Just as season three of Better Call Saul should be cranking up to a thrilling crescendo, its penultimate episode goes out of its way to dash your expectations on the rocks…
I’ve lambasted and admonished shows before for not succesfully building towards a satisfactory finalé, hell sometimes I’ve even praised rookie writers for course-correcting a season back on track but never have I seen a show take such a detour in its last-but-one episode… and it was a joy to behold.
Whereas Breaking Bad was also, at its core, about the characters, it had more eye candy – it was much more episodic, insomuch as there was usually an insurmountable obstacle that Walter and Jesse overcame through science (bitch) and had more all round thrills and spills.
A train robbery here, an exploding wheelchair there…
Better Call Saul doesn’t have that luxury. It’s a smaller, more down to earth and therefore a more genuine tale. This New Mexico high school science teacher’s microscope zooms right down to the single-celled interactions between Jimmy, his brother and the few amoebas in the petri dish they interact with.
There are no explosions, no Mexican stand-offs and no car wrecks.
As Mike was introduced to a wet-behind-the-ears Lydia at Madrigal and Nacho prepared to poison Don Hector, as Kim took on a huge new client and as Chuck sues HHM for $8 million… a sthe season should have been crossing the streams to have these dastardly backstabbers converge at the crossroads of inescapable inevitability… we spent the lion’s share of the episode in shopping mall and at an old folks’ home!
“Fall” reopens the Sandpiper by opening with Jimmy visiting class action representative, Irene at her sheltered accomodation. There, Jimmy realizes that Sandpiper has already offered a settlement deal which if D&M and HMM accept, would net Jimmy $1.16 million as his 20% of the settlement, so he tries to make Howard Hamlin honor the deal, but Howard sends him packing.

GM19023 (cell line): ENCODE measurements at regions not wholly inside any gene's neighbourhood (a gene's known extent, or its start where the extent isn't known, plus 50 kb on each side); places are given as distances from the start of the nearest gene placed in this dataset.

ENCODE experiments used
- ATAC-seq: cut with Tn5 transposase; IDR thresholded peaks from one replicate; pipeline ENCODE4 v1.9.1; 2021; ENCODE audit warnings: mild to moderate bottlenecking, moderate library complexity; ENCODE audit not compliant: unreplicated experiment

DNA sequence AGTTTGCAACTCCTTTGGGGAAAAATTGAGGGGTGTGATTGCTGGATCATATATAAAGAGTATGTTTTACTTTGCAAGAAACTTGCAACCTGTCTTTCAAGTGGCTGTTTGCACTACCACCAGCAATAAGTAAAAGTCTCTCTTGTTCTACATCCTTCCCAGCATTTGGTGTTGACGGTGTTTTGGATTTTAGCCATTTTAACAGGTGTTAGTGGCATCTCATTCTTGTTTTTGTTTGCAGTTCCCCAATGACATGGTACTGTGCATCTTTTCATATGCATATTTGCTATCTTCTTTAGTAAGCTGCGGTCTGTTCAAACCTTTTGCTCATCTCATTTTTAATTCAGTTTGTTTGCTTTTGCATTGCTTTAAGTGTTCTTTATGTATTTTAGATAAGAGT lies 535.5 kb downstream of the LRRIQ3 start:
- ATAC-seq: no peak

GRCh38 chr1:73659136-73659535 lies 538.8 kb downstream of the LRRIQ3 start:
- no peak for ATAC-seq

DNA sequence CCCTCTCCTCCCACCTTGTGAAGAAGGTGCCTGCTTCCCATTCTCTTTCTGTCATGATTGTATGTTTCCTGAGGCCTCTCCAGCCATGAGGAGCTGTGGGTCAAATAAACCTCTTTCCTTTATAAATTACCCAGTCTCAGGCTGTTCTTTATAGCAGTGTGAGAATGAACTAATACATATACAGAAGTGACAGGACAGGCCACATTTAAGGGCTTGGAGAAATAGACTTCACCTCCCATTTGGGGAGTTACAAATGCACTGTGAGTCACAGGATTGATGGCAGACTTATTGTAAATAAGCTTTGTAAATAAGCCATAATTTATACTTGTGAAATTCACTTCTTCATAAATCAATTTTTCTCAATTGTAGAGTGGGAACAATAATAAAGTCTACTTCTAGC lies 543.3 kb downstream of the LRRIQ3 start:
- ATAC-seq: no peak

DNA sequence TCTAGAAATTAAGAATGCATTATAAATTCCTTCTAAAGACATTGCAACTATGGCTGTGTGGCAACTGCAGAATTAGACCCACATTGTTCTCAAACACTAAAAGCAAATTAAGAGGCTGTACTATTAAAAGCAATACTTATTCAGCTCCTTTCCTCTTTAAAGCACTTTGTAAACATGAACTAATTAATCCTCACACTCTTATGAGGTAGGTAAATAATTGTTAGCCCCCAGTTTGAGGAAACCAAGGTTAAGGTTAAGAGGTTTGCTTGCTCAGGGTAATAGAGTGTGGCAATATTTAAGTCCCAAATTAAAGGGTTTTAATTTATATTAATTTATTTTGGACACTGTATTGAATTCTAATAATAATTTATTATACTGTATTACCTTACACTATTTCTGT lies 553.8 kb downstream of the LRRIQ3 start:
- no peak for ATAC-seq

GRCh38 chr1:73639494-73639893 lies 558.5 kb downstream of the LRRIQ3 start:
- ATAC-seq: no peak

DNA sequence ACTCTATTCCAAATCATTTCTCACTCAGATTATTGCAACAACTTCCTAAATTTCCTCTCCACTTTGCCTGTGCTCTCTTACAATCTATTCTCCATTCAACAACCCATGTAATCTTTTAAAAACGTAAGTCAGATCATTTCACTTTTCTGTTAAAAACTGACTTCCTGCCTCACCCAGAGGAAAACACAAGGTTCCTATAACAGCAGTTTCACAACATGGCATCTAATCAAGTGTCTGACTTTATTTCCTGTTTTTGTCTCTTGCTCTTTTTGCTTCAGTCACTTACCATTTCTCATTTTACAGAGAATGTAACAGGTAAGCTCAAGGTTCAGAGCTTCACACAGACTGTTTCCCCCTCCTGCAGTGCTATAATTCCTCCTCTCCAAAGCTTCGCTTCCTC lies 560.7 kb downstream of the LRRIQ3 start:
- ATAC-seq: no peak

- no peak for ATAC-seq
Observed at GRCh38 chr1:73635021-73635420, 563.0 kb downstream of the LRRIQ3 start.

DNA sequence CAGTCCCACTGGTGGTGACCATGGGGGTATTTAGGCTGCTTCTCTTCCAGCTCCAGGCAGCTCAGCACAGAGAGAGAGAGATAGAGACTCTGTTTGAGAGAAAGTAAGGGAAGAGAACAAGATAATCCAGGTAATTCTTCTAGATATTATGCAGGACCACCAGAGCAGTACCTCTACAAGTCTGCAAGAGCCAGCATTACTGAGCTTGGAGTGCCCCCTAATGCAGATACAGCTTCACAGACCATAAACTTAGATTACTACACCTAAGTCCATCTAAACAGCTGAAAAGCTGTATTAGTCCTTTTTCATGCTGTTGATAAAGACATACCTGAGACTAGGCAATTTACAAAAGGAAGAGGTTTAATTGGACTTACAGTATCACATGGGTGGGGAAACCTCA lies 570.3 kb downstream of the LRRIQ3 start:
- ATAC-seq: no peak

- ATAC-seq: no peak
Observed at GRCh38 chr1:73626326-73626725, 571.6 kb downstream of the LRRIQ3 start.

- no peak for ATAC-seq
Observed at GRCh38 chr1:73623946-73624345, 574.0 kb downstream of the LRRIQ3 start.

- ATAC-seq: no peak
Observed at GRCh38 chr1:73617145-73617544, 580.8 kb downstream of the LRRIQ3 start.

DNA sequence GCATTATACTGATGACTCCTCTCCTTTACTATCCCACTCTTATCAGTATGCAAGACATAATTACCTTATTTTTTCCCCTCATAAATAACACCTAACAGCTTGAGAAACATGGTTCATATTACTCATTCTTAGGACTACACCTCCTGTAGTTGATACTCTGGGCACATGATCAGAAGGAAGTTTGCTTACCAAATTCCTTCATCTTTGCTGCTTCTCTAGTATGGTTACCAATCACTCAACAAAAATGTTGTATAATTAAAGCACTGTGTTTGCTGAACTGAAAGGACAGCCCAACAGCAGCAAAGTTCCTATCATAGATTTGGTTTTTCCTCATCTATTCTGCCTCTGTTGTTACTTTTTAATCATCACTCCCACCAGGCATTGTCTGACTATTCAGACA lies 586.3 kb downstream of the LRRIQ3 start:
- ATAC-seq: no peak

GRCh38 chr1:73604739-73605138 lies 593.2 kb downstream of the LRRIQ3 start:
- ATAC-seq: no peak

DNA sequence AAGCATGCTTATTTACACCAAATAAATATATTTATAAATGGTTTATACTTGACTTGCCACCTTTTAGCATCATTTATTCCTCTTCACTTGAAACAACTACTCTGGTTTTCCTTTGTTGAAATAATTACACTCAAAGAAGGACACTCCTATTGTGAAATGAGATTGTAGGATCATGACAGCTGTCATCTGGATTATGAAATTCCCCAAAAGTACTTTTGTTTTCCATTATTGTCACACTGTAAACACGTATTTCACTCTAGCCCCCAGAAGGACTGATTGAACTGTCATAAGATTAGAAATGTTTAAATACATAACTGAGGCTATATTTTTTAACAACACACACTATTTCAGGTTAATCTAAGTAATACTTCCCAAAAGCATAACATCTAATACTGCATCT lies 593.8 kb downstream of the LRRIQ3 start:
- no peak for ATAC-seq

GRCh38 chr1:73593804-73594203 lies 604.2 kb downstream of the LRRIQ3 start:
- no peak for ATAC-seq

So Jimmy hatches a plan and Better Call Saul is never better than when Jimmuy is hatching a plan because there is nothing else to rely on but the writing, acting, direction and editing.
First, Jimmy plants seeds in Irene’s frineds, Myrtle, Helen and company’s minds that she isn’t accepting the settlement payout because she doesn’t need the money.
How do writer Gordon Smith and director by Minkie Sprio (Downton Abbey) achieve this through more brilliant use of show, not tell? Why, thru a glorious montage of mall-walking, chair yoga, pool-hustling and a tub of Planters’ peanuts as a graph, of course!
In the script, Jimmy turned them all against Irene solely through Jimmy’s manipulation; words, suggestion and implication. On screen, it was shown via the old girls’ microexpressions.
As Jimmy stirred their resent, Irene’s final alienation is shown as her former friends simply walk away from her in the mall. But this was only Stage One of Jimmy’s firesale…
Injecting bingo balls with emulsified metal paint, Jimmy rigged Irene’s win, further ostracizing her from the group, so much so that she broke down in tears. Enter omni-avunculur Jimmy who, while offering advice, is careful not to actually put words in Irene’s mouth, less he be quoted later!
These two manipulations were almost as low as switching the address in Chuck’s papers, but this is Jimmy McGill and the ends always, always justify the means.
Writing these scenes like these and manipulating us as an audience is one of the show’s genius plays. We’re prepared to let underdog Jimmy make a pensioner feel like shit in order for him to beat the system, namely Chuck and HHM.
And then came the crunch. We could see it coming a country mile off. An accident waiting to happen. Kim, on her way to VIP new client Gatwood Oil for an important disposition loses concentration and…
While you COULD see it coming, Better Call Saul STILL managed to shock in the manner in which Kim crashed. Edited to perfectly mirror what falling asleep at the wheel or a momentary lapse of concentration would and does feel like, Kim’s airbag deployed in her face and she was left cut, bloodied, bruised and confused.
From the caffeine-fuelled excitement of a second huge new client to lost, alone on a New Mexico sliproad, her court documents scattered in the wind. Is this the moment poor Kim Wexler realizes her life is life is in tatters?
How this plays into the bigger picture, I’m not sure but I sure hope Kim is okay for next week’s finalé when all these threads may, or may not be tied into neat little bows.
Better Call Saul’s season three finalé lands on Monday 19th June on AMC.